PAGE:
Working directly with people of diverse abilities also helps inform the planning process in Seattle. Inclusion is not only a best practice, it is required, notes de la Pena. The city’s advisory boards “have members who use wheelchairs for mobility, people with low vision, people with other disabilities. And we listen to them.”
De la Pena urges other cities to include significant input from community members with disabilities when designing and implementing inclusive mobility initiatives.
It’s a practice John Morris certainly advocates.
“ADA compliance consultants should have a personal experience with disability and be able to understand the needs of the disabled population,” he says. “In larger cities with a large population of disabled citizens, multiple consultants should be brought on board, each specializing in an area of accessibility, but also participating in team planning and discussions.”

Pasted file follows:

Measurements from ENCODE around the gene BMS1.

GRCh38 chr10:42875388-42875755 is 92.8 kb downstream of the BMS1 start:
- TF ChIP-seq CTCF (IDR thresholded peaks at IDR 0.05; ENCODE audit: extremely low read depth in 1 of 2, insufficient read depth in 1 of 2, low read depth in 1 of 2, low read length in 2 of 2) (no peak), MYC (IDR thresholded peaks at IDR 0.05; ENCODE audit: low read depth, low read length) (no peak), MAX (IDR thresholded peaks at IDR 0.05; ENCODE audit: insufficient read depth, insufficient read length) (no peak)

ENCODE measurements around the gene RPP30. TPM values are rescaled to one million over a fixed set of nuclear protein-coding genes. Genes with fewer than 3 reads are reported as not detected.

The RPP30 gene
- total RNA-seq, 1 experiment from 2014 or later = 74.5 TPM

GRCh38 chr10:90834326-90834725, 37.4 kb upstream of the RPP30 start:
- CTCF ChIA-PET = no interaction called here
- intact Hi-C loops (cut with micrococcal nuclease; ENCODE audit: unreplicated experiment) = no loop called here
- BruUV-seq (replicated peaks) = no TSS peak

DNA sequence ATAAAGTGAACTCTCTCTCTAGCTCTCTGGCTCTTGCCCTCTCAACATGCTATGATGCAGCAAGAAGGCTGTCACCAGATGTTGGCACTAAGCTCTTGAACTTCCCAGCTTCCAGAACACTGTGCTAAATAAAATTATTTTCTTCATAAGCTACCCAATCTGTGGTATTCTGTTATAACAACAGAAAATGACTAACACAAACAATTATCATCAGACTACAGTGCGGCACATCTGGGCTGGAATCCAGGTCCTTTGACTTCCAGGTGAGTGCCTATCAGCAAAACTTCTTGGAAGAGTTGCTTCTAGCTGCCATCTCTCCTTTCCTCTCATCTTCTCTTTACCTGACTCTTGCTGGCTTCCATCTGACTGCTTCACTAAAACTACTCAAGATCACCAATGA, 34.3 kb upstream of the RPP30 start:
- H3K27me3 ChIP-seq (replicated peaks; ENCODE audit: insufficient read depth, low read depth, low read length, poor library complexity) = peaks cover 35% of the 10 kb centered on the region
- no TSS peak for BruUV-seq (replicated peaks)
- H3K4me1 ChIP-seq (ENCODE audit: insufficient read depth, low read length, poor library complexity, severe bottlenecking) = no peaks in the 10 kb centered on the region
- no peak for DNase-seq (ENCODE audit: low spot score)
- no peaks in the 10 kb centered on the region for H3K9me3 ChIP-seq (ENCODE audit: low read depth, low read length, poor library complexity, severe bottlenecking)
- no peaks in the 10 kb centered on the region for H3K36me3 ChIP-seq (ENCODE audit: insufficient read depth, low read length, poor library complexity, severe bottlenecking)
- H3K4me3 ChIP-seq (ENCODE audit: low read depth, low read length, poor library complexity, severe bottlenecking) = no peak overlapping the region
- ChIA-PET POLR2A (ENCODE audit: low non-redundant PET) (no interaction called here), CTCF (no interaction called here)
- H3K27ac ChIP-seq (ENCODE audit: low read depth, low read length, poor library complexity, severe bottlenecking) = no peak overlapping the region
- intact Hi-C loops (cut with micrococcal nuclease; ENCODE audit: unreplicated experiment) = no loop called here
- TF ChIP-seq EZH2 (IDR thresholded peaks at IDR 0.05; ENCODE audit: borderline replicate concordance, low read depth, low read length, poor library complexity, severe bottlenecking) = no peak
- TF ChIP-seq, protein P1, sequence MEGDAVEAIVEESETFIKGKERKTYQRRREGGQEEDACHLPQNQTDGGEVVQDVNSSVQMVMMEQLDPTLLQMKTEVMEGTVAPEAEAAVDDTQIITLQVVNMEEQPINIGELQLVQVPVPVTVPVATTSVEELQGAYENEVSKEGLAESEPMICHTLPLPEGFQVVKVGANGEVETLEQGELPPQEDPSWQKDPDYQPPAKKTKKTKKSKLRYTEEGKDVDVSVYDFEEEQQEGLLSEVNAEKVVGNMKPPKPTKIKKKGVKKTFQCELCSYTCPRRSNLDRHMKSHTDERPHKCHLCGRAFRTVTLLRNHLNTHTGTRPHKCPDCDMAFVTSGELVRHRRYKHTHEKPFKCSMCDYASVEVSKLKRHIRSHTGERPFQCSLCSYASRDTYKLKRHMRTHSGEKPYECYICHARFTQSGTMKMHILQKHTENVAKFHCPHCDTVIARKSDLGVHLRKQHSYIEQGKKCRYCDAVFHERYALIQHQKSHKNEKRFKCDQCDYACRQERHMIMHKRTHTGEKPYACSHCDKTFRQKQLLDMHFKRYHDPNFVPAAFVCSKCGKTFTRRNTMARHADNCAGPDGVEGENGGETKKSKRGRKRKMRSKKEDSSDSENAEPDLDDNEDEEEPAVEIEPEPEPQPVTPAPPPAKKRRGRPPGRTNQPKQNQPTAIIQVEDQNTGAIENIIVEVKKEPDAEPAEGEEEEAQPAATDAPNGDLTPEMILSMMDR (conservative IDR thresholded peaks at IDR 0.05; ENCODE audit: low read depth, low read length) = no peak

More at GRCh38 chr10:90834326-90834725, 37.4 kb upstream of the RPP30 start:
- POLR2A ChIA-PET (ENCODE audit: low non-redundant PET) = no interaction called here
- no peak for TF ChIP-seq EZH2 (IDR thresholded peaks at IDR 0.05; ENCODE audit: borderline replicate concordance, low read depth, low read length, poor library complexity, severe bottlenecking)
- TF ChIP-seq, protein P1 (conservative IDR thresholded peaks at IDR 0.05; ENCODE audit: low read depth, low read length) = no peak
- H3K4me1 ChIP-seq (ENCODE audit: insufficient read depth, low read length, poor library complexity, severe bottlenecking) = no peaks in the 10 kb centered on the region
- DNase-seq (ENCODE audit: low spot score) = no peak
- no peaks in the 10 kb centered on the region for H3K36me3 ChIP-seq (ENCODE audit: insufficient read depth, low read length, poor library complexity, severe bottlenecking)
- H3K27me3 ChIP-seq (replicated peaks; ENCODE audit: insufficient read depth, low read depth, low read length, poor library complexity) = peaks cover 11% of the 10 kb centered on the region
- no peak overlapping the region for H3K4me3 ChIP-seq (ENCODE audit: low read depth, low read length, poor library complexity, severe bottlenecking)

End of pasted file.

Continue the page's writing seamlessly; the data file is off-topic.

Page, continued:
“The perfect ADA team,” he adds, “might include a wheelchair user, deaf/blind expert, and an expert in intellectual disabilities.”
Steve Wright is an award-winning journalist and the communications leader for PlusUrbia Design. Heidi Johnson-Wright is an attorney specializing in ADA issues. She has used a wheelchair for mobility for more than 40 years and frequently lectures on the intrinsic value of universal design and inclusive mobility.


Metro: A Customer’s View: A wheelchair user navigates the bus and rail system in LA. youtu.be/QE12ktreN2c